The Mother Of All Demos

"On December 9, 1968, DougEngelbart and the group of 17 researchers working with him in the Augmentation Research Center at Stanford Research Institute in Menlo Park, CA, presented a 90-minute live public demonstration of the OnLineSystem, NLS, they had been working on since 1962. The public presentation was a session in the of the Fall Joint Computer Conference held at the Convention Center in San Francisco, and it was attended by about 1,000 computer professionals. This was the public debut of the computer mouse. But the mouse was only one of many innovations demonstrated that day, including hypertext, object addressing and dynamic file linking, as well as shared-screen collaboration involving two persons at different sites communicating over a network with audio and video interface."

This demo became known as "The Mother of All Demos"!

Links: The demo also features in DoingWithImagesMakesSymbols.
And the man behind the camera? StewartBrand, later of "WholeEarthCatalog" fame.

(The first issue of the WholeEarthCatalog was published just prior to this, in the fall of 1968, but they weren't famous until the Last Whole Earth Catalog in 1971.)
This demo resurfaced recently as a demonstration of "prior art" to challenge BritishTelecom's patent on hypertext links.


The video segments available on MouseSite for this demo are some of the most fascinating things I've seen in a long time. We're talking 1968-- almost 33 years ago-- people were using technologies that companies like Apple and Microsoft still can't get working right! I highly recommend that anyone who has a high speed connection to the Internet (these video files are encoded at 200k/bps) spend a bit of time and watch them. Aside from the obvious technologies referenced at the start of this page, you'll see tantalizing glimpses of the languages they used, and a hypertext programmer's environment that features outline views to show various levels of detail (like so called "folding editors").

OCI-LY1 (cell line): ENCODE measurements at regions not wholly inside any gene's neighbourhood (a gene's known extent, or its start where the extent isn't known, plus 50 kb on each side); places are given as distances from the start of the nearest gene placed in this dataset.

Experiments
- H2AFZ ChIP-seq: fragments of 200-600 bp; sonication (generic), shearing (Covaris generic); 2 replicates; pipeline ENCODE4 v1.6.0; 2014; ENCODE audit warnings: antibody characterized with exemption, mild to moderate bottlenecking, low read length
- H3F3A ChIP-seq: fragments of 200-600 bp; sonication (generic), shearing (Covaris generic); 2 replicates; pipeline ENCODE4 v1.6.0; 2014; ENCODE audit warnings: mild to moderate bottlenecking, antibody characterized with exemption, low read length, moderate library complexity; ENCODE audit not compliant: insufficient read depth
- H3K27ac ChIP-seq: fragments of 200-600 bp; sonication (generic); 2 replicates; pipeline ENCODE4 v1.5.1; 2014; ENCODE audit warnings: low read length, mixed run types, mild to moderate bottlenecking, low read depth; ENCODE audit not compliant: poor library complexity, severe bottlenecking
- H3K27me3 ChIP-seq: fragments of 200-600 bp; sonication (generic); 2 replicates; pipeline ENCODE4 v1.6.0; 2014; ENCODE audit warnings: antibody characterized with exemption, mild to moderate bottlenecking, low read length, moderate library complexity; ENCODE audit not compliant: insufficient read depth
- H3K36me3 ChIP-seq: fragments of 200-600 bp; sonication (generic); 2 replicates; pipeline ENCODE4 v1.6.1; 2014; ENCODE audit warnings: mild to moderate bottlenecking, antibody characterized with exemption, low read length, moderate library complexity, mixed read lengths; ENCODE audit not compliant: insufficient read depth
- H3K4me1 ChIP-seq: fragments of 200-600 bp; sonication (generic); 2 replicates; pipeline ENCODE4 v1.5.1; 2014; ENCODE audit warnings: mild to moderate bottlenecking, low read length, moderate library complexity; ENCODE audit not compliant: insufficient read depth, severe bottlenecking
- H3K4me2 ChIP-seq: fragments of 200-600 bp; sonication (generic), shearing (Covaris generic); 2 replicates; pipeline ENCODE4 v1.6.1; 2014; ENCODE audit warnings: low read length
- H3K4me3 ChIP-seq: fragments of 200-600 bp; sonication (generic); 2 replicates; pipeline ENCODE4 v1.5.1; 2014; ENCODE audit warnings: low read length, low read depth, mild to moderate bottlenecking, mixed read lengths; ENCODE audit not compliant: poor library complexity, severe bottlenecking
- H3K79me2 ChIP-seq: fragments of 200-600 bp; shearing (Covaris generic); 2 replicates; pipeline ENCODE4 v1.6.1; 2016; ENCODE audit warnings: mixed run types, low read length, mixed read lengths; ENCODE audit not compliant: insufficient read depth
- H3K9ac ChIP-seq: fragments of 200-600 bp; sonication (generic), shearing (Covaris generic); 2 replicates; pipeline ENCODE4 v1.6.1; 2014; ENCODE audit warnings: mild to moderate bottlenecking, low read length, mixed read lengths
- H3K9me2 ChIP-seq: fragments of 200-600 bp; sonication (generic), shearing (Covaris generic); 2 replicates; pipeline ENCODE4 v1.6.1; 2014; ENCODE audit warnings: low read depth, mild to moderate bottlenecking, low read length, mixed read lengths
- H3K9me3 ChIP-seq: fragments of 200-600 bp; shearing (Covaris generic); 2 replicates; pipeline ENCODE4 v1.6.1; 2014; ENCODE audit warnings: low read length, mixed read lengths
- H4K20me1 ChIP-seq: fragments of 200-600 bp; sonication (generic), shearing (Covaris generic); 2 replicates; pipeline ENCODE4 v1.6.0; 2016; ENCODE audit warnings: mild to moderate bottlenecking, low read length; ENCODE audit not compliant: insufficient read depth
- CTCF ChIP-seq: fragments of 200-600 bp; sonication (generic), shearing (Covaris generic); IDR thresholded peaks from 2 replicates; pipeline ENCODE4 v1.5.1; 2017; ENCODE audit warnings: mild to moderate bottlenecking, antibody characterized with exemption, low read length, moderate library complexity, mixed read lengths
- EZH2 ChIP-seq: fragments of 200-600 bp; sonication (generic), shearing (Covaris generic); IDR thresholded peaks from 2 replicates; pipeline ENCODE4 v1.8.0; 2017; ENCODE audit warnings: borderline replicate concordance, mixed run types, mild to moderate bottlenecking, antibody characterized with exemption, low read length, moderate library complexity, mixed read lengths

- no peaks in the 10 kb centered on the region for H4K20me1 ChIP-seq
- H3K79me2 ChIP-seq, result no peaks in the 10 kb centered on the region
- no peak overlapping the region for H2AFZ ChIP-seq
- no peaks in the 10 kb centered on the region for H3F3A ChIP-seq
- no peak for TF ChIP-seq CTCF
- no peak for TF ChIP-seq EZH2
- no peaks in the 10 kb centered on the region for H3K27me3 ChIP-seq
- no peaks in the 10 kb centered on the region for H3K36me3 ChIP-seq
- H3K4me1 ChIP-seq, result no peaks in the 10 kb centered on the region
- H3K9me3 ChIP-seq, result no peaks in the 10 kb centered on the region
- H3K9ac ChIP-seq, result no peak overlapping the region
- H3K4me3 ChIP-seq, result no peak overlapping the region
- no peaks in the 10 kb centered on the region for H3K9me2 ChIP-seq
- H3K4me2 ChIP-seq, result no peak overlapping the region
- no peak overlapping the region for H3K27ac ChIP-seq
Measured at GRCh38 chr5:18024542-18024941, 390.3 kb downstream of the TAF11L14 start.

The text on MouseSite states that 1000 computer professionals were there. I'd be interested to know some of the names in that audience. Any Wiki folk? I'd love someone to comment on the "vibe" of the demo, and if it generated much interest in the participants.

--JohnPassaniti


I've seen this demo. Of course it is amazing. However, saying that Apple/Microsoft/your-(least)-favorite-company "still can't get [it] working right" is asinine. Every programmer knows the difference between a demo and a product you can actually put in users' hands. It's especially easy for a demo to look coherent and blissful, because everything that the demo programmers work on can be refactored as needed for the one demo. The same is simply not true of software in the RealWorld. -- ArlieDavis That's a rather jaded point of view. Ever seen Rainer Joswig's demonstration of Symbolics LISP machines? (http://lispm.dyndns.org) The models whose use he demonstrates were in full production, used, if you will, in the 'RealWorld'. Obviously, the astronomical growth in the abilities of hardware over the years has dramatically improved the modern computing environment, but the PC revolution lost something in terms of functionality of software (i.e., just-working and integration), whether you speak of Windows, Unix, or even Mac. We have much to learn from the LISP, Smalltalk, and NeXT machines of days goneby.


Engelbart's lab at SRI was already using the NLS system internally, so it was more than just a demo (but not a commercial product).

The part that projected the images up on the stage was more of a RubeGoldberg thing, because the computer was in Menlo Park and the auditorium was in San Francisco, and they had to build their own two-way data link between the two. The hero of that part was an engineer named Bill English (who later worked at XeroxParc).

The whole history of Engelbart's research can be found in BootStrapping by ThierryBardini? ISBN 0804738718 which includes photos of real people using the system at SRI "ca 1968".

See also Chapter 9 of ToolsForThought by HowardRheingold ISBN 0262681153

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